U.S. Government: San Francisco Case Studies

Course No: 5454
Subject: Social Science
Grade Level: 12
Course Length: Semester
Course Type: Elective
UC/CSU Subject Approval: A
Prerequisite: Introduction to Ethnic Studies, Modern World History, and US Cultures & Histories
Criteria for Enrollment: None
Fulfillments: US Government requirement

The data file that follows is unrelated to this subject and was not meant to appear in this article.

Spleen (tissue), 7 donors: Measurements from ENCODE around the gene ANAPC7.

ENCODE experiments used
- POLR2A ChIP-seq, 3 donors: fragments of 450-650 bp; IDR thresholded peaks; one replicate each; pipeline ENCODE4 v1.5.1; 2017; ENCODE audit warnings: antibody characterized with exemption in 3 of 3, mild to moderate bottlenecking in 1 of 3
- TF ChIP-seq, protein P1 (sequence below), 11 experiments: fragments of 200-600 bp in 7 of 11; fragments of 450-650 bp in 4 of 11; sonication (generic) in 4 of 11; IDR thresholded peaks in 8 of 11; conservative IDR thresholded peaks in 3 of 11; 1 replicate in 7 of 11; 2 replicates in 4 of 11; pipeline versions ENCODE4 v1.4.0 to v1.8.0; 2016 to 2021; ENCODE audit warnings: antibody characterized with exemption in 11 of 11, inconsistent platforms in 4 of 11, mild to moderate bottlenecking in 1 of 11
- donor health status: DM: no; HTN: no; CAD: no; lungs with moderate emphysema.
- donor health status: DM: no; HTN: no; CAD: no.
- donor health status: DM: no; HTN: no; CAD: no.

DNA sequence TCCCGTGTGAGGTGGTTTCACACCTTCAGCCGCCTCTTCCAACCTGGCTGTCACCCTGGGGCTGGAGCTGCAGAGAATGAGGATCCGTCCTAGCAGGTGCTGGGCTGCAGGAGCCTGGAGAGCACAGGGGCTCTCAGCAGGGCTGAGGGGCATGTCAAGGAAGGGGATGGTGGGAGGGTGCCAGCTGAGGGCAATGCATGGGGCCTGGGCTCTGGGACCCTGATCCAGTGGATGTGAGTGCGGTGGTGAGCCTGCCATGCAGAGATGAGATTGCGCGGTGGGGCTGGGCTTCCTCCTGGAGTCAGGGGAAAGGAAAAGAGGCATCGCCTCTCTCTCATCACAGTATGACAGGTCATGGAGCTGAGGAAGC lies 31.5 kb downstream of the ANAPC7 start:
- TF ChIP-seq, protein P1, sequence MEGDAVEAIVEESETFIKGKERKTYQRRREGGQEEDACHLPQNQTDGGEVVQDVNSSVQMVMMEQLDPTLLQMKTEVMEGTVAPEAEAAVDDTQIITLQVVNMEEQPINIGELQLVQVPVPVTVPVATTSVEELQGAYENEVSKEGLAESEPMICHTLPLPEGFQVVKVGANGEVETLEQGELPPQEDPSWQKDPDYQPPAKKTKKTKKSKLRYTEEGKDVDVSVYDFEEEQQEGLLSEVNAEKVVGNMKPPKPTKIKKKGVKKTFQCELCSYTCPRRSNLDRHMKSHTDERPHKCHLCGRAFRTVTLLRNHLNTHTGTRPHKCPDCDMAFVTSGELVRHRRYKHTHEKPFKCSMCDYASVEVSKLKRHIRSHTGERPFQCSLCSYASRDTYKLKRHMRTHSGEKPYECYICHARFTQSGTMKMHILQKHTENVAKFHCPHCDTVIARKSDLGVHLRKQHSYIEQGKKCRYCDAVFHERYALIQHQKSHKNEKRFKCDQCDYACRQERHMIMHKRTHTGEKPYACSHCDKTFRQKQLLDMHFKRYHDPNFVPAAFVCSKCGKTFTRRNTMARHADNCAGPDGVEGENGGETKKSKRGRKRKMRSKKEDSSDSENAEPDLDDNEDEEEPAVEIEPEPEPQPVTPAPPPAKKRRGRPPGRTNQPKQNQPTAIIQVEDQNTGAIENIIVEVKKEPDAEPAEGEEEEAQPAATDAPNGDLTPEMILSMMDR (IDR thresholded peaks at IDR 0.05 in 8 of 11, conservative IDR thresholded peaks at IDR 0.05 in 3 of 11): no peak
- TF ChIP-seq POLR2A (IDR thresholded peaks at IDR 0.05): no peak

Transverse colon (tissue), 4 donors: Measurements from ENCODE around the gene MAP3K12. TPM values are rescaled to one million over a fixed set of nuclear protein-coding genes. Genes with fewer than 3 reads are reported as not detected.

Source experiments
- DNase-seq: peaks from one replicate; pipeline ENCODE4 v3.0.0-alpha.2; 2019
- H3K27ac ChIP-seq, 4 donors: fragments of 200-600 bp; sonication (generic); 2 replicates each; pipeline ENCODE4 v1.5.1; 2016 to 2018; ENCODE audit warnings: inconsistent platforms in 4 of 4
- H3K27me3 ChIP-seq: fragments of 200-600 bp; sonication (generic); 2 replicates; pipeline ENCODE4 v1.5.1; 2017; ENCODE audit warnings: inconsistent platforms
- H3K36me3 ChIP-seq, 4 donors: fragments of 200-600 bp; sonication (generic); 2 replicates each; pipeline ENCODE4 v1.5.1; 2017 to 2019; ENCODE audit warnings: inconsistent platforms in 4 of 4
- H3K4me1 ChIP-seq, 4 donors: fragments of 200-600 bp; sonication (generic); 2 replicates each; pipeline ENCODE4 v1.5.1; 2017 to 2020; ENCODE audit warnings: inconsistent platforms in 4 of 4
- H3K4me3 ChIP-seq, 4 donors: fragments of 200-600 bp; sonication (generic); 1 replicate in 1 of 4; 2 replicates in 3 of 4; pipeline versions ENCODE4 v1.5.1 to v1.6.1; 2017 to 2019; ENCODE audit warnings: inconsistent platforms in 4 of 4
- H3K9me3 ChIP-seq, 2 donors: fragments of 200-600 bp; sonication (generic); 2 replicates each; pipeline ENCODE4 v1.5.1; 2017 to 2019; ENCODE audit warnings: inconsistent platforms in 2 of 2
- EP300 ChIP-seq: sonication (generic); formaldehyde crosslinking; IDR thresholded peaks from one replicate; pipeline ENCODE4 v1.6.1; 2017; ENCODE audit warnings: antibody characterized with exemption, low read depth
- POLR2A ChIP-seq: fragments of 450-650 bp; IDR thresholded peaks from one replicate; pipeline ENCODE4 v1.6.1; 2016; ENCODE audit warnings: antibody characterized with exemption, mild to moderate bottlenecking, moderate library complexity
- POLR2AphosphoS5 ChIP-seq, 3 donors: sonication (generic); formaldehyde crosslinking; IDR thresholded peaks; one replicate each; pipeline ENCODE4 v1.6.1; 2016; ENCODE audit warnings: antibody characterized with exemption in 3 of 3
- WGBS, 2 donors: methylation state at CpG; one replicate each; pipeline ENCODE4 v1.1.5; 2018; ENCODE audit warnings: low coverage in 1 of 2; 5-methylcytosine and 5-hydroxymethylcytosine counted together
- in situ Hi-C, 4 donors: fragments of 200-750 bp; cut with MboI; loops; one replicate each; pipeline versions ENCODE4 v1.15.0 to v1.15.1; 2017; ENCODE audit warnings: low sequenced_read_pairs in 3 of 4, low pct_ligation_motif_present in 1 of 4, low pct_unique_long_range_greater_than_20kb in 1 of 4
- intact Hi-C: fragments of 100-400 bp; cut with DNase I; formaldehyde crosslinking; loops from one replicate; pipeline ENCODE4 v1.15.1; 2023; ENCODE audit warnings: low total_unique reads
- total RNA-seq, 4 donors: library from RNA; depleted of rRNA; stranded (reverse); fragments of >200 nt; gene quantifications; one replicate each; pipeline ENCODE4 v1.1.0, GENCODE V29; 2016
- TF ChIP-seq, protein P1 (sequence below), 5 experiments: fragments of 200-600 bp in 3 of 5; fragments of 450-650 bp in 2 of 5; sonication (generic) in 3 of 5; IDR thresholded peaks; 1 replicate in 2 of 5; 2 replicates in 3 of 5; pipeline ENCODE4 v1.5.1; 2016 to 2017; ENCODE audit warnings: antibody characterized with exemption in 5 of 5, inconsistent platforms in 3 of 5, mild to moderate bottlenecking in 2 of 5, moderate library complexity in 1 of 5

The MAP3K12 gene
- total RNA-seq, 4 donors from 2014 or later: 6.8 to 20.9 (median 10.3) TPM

This course will analyze the changing demographics of San Francisco from a Gold Rush town to a blue-collar manufacturing and shipping center to a technology hub, and how those changes impacted the City’s politics. Students will learn about the evolution of the “strong mayor” system of government and the relationship between the executive (Mayor’s Office) and legislative (Board of Supervisors) branches of City government. Students will also examine San Francisco as a case study in federalism by evaluating how the national government (e.g. the Hetch Hetchy water system and the New Deal programs) and the California state government (e.g. the “great freeway revolt”) have shaped the City and County of San Francisco. Furthermore, students will study how San Francisco became a center of the civil rights, free speech, anti-war, and gay rights movements, particularly from the 1960s to the present.